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Red Meat at the Film Fest

Documentaries and Panels and Little Cinematic Gems, Oh My!


IT’S MORE THAN GLAM: Okay, you’ve got your movie stars at the Santa Barbara International Film Festival starting today. You’ve got premieres, glamour, red carpets, paparazzi, parties, and lights flashing in the skies above the Arlington Theatre.

But for me, the real anticipation comes with the surprise stuff: the docs, the panels, and the brilliant little movies strung out like a necklace of cinematic pearls.

Barney Brantingham

By docs, I mean documentaries, the red meat of the fest. These include the much-anticipated Nostalgia for the Light, Patricio Guzmán’s “breathtaking exploration of the cosmos, the desert, and the disappeared” — the latter being Chileans murdered during the brutal Pinochet regime.

And then there’s Pablo’s Hippos, “the absurd and paradoxical” story of Colombia’s struggle with drug trafficking, spotlighting a drug czar and his imported animals. Closer to home, Swiss-made Darwin is about an isolated community at the end of a battered road in Death Valley, dirt-poor and 1.4 acres in size. Gabe Rosenn has put together a short doc based on the late Santa Barbara publisher Noel Young’s book Hot Tubs, focusing on the Mountain Drive tribe back in the 1960s. Plenty of naked flesh, plus a few (clothed) shots of Rock Hudson during the filming of Seconds. To be shown at the Metro 4 Tuesday, February 1, at 8 p.m., and Wednesday, February 2, at 10:30 p.m., according to Frank Frost.

And Santa Barbara’s Mike deGruy will be back with Reel Nature, a series that includes The Last Lions, about a mom and her cubs fighting for survival in Botswana’s Okavango Delta. I’ve been to Botswana and hunger to see the delta.

Then there’s the annual Fund for Santa Barbara’s Social Justice Award for documentaries. Nominees include Land, which delves into the tumultuous topics of land ownership and development, labor, tourism, ownership, and imperialism in modern Nicaragua. Confessions of an Eco-Terrorist, another nominee, is about the whale wars you may have seen on Animal Planet. It features action on the open seas to thwart Japanese factory ships killing leviathans, as well as tangles with drift netters and illegal seal hunters. (I told you there’ll be raw meat.)

Film aficionados are also looking forward to the panels where directors, writers, and producers take the Lobero stage to be quizzed and quiz one another. Writers go first, on Saturday, January 29, at 11 a.m. That same day at 2 p.m., it’ll be Women in the Biz. On Sunday at 11 a.m., it’s Movers and Shakers, where top producers discuss their craft. On Saturday, February 5, directors, normally a boisterous group, take the Lobero stage at 11 a.m.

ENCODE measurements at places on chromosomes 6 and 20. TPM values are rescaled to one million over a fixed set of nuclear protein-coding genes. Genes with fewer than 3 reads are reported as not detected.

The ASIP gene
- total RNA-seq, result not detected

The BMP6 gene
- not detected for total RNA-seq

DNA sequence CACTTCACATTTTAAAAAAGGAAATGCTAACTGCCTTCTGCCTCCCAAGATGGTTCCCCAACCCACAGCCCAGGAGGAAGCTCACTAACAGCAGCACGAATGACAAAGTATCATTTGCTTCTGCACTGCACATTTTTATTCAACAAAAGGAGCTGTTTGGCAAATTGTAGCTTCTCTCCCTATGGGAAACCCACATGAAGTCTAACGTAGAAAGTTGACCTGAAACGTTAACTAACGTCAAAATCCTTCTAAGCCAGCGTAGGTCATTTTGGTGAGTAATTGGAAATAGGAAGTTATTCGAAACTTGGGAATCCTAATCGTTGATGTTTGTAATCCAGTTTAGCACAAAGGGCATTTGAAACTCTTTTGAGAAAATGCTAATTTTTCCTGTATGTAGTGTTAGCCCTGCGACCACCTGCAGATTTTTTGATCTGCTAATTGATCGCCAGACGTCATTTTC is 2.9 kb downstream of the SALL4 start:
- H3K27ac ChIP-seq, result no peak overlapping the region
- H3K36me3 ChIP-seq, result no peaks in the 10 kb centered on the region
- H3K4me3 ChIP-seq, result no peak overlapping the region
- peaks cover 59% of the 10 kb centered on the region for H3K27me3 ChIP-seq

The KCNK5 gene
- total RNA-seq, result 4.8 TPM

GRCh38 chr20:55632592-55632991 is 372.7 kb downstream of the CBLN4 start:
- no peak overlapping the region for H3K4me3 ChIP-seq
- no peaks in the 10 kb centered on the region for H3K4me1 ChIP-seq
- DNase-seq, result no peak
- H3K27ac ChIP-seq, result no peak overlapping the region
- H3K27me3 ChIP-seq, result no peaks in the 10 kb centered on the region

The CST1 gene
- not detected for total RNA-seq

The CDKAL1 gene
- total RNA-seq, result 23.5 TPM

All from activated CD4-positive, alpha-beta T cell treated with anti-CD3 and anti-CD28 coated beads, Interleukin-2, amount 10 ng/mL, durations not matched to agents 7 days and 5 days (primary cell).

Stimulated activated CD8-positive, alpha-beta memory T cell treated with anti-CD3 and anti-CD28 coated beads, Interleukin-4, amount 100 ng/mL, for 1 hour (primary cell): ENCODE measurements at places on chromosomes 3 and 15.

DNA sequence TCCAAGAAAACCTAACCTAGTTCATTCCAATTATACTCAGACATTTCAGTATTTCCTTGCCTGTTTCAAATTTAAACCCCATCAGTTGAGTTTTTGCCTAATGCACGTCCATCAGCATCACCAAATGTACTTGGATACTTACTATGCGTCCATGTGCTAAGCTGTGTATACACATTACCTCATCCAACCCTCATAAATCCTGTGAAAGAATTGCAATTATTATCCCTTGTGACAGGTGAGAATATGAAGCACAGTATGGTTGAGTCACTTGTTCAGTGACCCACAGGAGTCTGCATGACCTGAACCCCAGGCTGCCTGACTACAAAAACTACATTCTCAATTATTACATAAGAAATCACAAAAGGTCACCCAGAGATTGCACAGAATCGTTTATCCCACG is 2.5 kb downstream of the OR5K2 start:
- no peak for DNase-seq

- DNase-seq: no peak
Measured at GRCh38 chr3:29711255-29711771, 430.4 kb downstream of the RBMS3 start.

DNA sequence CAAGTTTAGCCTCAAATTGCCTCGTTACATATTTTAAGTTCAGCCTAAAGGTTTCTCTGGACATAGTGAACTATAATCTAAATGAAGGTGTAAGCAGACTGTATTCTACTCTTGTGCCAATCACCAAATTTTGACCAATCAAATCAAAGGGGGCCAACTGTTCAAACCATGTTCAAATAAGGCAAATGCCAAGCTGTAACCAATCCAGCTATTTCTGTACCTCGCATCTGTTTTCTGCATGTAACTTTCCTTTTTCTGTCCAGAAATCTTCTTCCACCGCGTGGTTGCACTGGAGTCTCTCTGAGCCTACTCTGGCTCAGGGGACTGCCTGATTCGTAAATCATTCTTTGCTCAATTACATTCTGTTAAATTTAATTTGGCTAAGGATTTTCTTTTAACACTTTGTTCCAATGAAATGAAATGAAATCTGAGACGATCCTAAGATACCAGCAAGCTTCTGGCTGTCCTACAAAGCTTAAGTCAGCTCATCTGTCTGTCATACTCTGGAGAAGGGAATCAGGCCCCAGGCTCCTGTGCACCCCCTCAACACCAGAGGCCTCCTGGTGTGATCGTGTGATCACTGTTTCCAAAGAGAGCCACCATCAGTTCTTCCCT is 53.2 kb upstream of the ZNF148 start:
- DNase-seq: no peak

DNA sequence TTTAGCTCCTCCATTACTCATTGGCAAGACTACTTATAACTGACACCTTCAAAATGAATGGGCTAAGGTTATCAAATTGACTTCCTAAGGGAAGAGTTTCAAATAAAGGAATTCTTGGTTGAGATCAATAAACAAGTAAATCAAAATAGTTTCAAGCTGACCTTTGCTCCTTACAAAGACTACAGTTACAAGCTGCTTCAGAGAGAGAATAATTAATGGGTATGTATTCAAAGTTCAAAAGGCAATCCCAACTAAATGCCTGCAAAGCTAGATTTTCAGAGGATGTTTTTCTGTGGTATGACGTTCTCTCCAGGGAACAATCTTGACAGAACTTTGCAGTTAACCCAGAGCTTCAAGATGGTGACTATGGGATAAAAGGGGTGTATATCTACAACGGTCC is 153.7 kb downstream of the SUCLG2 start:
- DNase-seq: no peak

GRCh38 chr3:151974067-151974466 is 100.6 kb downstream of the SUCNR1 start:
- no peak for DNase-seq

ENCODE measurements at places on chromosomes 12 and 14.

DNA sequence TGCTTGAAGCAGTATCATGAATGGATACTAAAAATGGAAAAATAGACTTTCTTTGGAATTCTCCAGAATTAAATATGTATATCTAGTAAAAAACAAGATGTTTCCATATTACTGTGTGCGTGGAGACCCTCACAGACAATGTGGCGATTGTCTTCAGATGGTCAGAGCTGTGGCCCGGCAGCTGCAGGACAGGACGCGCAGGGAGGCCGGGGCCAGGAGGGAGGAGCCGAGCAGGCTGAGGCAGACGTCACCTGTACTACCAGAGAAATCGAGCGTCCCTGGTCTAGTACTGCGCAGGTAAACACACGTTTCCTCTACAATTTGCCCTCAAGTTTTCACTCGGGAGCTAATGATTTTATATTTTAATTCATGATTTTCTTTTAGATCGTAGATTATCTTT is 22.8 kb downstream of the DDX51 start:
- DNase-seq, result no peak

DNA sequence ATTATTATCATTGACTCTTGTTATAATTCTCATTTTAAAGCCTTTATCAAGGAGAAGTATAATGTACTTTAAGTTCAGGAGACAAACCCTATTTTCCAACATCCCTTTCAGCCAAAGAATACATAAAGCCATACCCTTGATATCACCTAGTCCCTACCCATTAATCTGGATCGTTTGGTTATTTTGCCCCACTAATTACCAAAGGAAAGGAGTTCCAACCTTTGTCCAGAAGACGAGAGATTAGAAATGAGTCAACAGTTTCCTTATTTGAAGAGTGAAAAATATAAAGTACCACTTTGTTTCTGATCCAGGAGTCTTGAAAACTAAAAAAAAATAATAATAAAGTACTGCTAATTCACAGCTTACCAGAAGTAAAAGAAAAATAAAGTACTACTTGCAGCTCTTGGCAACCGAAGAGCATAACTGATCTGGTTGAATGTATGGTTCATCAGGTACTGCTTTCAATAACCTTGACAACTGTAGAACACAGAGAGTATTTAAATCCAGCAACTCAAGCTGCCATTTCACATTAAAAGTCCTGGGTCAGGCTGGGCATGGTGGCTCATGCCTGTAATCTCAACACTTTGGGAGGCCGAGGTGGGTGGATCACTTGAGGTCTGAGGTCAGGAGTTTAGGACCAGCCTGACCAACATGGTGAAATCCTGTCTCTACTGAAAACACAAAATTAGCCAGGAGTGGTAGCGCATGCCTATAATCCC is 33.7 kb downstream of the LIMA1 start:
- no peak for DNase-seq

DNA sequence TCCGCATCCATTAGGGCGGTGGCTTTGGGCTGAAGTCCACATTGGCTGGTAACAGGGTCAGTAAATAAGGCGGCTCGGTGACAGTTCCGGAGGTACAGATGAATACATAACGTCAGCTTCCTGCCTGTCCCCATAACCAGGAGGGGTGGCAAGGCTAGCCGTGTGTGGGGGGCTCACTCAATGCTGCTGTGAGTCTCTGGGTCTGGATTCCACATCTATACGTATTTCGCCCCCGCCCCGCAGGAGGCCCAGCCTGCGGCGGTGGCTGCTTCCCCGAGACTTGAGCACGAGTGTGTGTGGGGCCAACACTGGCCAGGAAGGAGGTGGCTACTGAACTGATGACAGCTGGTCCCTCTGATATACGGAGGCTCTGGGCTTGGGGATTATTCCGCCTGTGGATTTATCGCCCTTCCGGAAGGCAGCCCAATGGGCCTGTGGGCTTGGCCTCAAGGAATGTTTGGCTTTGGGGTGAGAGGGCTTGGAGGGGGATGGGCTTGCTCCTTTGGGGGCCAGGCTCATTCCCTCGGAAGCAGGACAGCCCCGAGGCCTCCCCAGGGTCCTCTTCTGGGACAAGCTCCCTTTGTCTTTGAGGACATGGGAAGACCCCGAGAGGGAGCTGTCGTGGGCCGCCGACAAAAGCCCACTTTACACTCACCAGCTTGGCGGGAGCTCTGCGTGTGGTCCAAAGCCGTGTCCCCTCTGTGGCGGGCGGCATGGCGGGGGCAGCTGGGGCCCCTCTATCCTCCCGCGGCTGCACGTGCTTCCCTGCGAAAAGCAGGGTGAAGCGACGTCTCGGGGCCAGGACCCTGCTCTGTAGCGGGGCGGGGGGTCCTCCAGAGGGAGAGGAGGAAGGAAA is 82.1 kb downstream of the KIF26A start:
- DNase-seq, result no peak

BILLION-DOLLAR QUESTION: After the billion-dollar Delta spy-in-the-sky satellite blasted off from Vandenberg the other day, touted to be able to detect the make and model of an earthbound auto, someone asked: “Can it find Bin Laden?”

RICE’S WAR: Condoleezza Rice, cheerleader for George W. Bush’s wrongheaded Iraq War, will be speaking at Westmont College’s President’s Day Breakfast, March 4 at Fess Parker’s DoubleTree Resort. You’ll recall that in hyping the war, she warned of a possible “mushroom cloud” from nonexistent weapons of destruction.

WRITERS CONFAB REBORN: Fledgling authors are rejoicing not only that the Santa Barbara Writers Conference resumes June 18-23 after a two-year hiatus, but that it’s at a place with a b-a-r. The beachside Mar Monte sports not only the Bistro Eleven Eleven restaurant but also a genuine bar where the ink-stained clan can huddle, swill, swap book-deal stories, and start or end romances. (Everything goes into the next book, natch.) When the conference was held at Westmont a few years ago, writers complained both that the campus was hard to find and, more importantly, that there was no watering hole, so necessary to lubricate the creative juices.

Monte Schulz, son of Charles Schulz, the late Peanuts cartoonist and longtime conference headliner, bought the conclave out of bankruptcy last year.

Guest speakers will include thriller author Clive Cussler and bestselling Santa Barbara novelist T. C. Boyle. More information at sbwriters.com/conference.

LITERACY FUN: Santa Barbara’s Junior League will be raising money to benefit youth literacy at its annual Literacy Gala on March 5 at the Coral Casino. For more info, visit jlsantabarbara.org.

TOOWOOMBA TO YOU: So how could anyone raised in Toowoomba, Queensland, become famous? Ask Geoffrey Rush, who’ll be honored by the Santa Barbara International Film Festival at the Arlington on Monday, January 31. Onstage with him will be his The King’s Speech costar Colin Firth. Both were nominated for Oscars on Tuesday, January 25. Also being honored at the festival will be others in the cast, including Helena Bonham Carter, Guy Pearce, Derek Jacobs, and Claire Bloom, along with director Tom Hooper. (Rush somehow survived four months sharing an apartment in 1979 with fellow Aussie Mel Gibson.)

SARAH’S KEY: I thought the first half of Tatiana de Rosnay’s novel Sarah’s Key was riveting, focusing on a brave 10-year-old girl caught up in a Nazi roundup in Paris. But the rest had too much of a romance-novel flavor, despite the serious topic. Roger Durling, who heads the Santa Barbara International Film Festival, assures me that tonight’s (Thu., Jan. 27) festival kickoff movie of the same name eliminates the flaws. Kristin Scott Thomas stars. At the Arlington.

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